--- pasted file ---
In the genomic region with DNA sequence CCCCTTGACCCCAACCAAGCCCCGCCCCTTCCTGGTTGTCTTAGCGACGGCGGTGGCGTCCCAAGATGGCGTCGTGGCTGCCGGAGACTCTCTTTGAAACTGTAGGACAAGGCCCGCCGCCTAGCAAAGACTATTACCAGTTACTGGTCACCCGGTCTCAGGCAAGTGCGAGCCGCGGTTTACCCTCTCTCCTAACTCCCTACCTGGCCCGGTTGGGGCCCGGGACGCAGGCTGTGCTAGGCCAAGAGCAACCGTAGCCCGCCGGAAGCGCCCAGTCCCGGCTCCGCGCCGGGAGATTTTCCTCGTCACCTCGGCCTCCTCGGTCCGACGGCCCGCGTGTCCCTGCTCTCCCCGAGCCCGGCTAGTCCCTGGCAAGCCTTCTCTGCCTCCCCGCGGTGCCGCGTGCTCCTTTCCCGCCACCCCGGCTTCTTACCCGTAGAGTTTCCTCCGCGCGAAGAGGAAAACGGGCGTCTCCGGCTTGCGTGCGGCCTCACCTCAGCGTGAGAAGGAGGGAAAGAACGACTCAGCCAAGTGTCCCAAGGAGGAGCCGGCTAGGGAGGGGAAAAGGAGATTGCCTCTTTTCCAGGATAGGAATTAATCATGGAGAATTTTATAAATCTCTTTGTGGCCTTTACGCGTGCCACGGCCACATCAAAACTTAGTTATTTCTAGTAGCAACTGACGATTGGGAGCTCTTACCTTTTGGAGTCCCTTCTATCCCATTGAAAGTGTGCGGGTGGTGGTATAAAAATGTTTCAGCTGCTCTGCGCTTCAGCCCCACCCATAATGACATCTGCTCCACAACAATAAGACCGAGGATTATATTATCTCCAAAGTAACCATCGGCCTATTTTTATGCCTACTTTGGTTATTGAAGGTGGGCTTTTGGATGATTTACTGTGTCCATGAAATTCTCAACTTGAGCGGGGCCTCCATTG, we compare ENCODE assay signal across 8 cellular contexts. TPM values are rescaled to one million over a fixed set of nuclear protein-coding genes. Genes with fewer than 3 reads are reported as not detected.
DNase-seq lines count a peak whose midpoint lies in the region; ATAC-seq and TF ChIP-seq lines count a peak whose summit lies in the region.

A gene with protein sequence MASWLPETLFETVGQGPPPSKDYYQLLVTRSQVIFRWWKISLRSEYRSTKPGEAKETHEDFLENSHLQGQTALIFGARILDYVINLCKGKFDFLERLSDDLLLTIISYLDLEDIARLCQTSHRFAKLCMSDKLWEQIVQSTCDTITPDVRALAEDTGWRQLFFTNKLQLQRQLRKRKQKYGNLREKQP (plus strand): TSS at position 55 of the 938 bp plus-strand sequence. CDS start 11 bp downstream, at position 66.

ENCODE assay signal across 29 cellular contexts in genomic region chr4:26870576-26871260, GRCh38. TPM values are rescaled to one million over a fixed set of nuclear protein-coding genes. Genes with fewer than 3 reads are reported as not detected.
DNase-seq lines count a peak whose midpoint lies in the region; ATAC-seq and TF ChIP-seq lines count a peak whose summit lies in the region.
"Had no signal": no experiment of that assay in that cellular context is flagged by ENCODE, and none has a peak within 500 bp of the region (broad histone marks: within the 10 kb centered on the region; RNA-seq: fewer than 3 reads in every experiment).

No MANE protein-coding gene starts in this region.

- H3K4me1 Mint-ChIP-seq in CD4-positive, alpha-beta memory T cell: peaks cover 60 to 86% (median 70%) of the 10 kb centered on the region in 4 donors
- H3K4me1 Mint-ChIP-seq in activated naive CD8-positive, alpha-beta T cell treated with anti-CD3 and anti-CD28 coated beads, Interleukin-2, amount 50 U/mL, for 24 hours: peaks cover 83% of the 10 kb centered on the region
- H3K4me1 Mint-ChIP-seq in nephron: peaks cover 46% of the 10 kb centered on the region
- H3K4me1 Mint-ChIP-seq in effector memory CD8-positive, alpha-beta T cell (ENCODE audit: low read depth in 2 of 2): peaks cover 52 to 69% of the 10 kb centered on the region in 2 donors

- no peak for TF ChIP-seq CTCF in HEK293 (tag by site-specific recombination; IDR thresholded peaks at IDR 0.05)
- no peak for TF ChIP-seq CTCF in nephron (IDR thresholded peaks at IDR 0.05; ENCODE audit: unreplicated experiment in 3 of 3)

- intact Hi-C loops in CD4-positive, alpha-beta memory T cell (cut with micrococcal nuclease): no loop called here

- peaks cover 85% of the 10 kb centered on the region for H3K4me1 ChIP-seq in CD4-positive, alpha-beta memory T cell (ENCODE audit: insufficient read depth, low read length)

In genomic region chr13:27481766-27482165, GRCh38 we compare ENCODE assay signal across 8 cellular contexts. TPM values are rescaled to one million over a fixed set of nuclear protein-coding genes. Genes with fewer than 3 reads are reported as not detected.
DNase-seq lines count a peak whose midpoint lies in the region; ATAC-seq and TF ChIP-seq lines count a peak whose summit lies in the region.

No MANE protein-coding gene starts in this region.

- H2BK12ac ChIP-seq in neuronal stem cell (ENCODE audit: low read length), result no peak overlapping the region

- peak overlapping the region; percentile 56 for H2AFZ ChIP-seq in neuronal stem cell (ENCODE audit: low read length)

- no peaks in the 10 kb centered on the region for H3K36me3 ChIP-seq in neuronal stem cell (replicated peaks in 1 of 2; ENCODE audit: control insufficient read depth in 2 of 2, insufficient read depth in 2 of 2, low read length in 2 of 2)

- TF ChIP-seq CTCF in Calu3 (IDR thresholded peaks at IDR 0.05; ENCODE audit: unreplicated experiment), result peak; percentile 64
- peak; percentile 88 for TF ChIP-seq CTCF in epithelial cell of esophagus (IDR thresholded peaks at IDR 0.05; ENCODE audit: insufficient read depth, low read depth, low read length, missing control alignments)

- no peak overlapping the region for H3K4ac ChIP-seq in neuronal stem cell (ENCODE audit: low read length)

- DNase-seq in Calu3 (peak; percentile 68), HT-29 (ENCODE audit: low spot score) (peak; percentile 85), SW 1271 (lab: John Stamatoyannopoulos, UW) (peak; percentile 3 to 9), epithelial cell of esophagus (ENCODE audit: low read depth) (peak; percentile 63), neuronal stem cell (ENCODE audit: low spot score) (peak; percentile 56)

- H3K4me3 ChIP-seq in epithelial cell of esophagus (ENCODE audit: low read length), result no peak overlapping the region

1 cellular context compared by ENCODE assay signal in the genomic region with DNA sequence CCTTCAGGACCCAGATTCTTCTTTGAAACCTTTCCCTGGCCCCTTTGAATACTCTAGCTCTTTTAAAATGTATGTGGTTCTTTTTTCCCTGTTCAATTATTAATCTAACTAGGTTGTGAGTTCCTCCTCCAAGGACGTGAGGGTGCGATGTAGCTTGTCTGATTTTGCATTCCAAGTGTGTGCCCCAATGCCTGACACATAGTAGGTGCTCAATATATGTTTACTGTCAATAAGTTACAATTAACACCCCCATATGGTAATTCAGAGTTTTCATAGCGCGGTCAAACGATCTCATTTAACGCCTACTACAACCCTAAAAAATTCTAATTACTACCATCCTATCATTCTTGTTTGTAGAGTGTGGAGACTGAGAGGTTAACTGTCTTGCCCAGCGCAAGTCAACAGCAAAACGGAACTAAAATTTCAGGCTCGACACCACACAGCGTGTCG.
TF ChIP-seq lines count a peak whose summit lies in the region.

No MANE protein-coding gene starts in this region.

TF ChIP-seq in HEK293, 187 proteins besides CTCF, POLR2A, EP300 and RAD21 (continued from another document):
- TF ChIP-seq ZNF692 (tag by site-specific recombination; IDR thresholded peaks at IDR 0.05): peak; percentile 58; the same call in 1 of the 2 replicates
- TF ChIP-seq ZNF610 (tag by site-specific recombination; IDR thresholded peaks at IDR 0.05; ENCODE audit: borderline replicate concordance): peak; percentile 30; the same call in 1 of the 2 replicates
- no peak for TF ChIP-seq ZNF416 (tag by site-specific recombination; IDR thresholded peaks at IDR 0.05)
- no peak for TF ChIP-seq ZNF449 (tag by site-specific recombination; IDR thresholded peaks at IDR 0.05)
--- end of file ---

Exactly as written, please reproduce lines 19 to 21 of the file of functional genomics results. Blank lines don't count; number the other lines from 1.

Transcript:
- H2BK12ac ChIP-seq in neuronal stem cell (ENCODE audit: low read length), result no peak overlapping the region

- peak overlapping the region; percentile 56 for H2AFZ ChIP-seq in neuronal stem cell (ENCODE audit: low read length)

- no peaks in the 10 kb centered on the region for H3K36me3 ChIP-seq in neuronal stem cell (replicated peaks in 1 of 2; ENCODE audit: control insufficient read depth in 2 of 2, insufficient read depth in 2 of 2, low read length in 2 of 2)